Saturday, May 1, 2010

work update

Part of the reason I haven't been writing very much here lately is that my workload has increased dramatically over the last few weeks. The Chamber of Commerce and Industry, whose Language Centre I work for, has given me a lot more contracts, including a long-distance one at 70 kms away from home. On Thursday and Friday, I drive out to a tin can producing plant and teach English to a number of groups. It takes over an hour to get there, but it's a beautiful drive through the countryside and I get paid for the kilometres driven (thank goodness, what with gas being 1.34€ or $1.85 CAD per litre!). In addition to the tin can place, I still am teaching a number of hours at the CCI. On Monday and Thursday I start at 8am and finish at 8pm, so it makes for somewhat tiring days!

In addition to the CCI work, I have started working for an English school in Paris for their clients in Angers (who happen to be in the same building as the CCI, coincidentally!). They have hired me as an "auto-entrepreneur" (self-employed) worker, so I have to bill them and then declare my earnings every three months so that I can pay my deductions. Since I haven't had to pay my deductions yet I have no idea how much I will actually be making, but now that I've officially declared myself self-employed, in addition to salaried, I can try and drum up some of my own business. Which leads me to my last work lead...

My yoga teacher actually has a doctorate in English Studies and he also teaches English. He has declared himself self-employed, and when I mentioned that I had done the same, he suggested that we work on something together. Selling English classes by yourself can be a lot of work, but with two people it makes it more manageable and less daunting. We are putting together a brochure that explains all of our services (individual classes, group classes, workshops and translations) and we will put on a series of workshops throughout the year, starting with a four-day workshop in July. I will likely have very little work through the summer, so this will be a way to tide me over until September.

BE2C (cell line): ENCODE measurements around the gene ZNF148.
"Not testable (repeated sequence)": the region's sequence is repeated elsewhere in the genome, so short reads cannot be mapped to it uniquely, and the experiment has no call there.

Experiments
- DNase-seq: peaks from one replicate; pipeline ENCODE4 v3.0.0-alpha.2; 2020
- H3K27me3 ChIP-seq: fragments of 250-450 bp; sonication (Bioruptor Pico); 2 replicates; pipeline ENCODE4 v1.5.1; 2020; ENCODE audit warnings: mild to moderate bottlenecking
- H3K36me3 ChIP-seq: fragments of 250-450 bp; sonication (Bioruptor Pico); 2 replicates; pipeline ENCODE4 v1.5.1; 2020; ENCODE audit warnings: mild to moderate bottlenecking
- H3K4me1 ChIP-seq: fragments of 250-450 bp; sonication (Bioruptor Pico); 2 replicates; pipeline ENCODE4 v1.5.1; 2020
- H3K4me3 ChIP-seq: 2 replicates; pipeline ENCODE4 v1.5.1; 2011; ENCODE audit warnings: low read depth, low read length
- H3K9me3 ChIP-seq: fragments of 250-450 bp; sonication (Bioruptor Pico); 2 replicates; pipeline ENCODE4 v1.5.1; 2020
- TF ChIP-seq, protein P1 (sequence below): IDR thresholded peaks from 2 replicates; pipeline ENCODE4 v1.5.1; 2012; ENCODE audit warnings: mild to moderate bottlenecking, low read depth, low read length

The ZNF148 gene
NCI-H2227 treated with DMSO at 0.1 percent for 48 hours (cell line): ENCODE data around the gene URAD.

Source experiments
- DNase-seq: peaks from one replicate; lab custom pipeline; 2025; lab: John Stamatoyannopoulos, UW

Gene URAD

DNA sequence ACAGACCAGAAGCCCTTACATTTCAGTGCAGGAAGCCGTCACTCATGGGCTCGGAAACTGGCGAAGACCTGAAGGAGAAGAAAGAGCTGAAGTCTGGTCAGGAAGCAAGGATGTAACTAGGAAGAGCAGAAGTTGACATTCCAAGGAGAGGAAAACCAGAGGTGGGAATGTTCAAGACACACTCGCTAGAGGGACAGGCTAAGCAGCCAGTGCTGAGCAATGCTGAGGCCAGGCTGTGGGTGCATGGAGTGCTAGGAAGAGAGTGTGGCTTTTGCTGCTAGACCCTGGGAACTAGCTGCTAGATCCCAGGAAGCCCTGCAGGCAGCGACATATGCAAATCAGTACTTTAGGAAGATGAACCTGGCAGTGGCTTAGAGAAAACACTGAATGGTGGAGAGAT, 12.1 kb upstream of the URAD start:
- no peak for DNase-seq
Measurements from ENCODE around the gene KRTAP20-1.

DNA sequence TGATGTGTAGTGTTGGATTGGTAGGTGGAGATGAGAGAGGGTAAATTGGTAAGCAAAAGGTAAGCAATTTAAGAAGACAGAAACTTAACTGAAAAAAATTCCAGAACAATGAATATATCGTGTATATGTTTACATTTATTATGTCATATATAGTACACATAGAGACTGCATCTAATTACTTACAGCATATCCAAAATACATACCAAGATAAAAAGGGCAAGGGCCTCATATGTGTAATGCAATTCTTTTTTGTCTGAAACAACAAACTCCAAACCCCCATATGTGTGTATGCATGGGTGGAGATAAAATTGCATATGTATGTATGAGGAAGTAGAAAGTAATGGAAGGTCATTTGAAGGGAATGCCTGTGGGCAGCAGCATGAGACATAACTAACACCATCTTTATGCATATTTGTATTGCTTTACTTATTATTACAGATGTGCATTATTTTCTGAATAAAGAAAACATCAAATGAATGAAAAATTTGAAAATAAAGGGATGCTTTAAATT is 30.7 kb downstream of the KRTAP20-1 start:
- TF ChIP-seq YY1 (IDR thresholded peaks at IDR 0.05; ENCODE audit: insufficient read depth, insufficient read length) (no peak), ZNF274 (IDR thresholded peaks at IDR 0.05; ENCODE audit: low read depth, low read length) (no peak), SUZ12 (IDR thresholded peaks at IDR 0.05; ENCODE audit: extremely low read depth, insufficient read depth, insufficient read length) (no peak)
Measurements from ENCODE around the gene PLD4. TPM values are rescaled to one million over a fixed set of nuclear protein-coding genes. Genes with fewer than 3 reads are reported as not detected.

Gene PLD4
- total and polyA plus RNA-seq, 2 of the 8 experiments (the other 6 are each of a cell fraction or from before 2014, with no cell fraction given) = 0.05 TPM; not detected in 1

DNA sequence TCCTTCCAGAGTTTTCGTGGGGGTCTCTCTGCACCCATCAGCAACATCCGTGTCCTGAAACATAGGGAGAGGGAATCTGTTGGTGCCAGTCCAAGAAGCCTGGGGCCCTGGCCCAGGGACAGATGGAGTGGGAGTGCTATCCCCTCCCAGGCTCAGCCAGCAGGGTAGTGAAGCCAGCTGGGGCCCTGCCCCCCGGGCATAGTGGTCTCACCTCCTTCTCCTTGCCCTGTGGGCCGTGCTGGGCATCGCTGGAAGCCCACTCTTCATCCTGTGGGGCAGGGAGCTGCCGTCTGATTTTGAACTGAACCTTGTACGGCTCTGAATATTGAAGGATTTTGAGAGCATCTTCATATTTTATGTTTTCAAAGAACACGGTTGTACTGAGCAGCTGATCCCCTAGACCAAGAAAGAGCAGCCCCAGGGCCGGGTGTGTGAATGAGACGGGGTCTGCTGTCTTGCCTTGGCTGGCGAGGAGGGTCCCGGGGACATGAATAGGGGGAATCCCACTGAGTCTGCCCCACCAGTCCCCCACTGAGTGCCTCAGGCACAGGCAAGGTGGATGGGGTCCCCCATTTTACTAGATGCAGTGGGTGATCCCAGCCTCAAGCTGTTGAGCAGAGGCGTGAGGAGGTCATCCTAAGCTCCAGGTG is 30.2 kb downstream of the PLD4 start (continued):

It's funny how I have fallen into this line of work and I'm still surprised at how much I enjoy it. The only down side for me is the uncertainty of the work and how much I will or won't work in a month. My students can cancel their classes and then that means I don't get paid, which can be a serious blow if somebody cancels 6 hours in one week! The flexibility, however, is great because I can pretty much give my availability and they have to work around it, allowing me the time to go to the farmhouse or do other things, like auditions. I have yet to earn a "real living" from teaching, but I think it might come with a bit more time.

Alright, nose to the grindstone for me!


  1. Oh wow, does that remind me of teaching ESL in Japan. I taught many kinds of groups on top of my gig at the YMCA. There was a bunch of machinists who smoked; the Rotary Club who introduced me to their mistresses who ran a karaoke club (taught them too over many cocktails); some farmers who I doubt had any use for English; and also some kids who were under the age of two! Throw in a few groups of teenagers who tried to stalk me and I've taught it all! At least there is flexibility in being self-employed. It's the feast or famine aspect that can be hard to bear over time. Glad to hear your horizons are expanding.

  2. Ha! Kate, that's so funny and it's exactly what it's turning out to be here (minus the mistresses and cocktails). It's great to be able to accept the work, but then trying to find the time to prepare for all the classes is another thing, especially when classes start early and end late. At least it's keeping things interesting!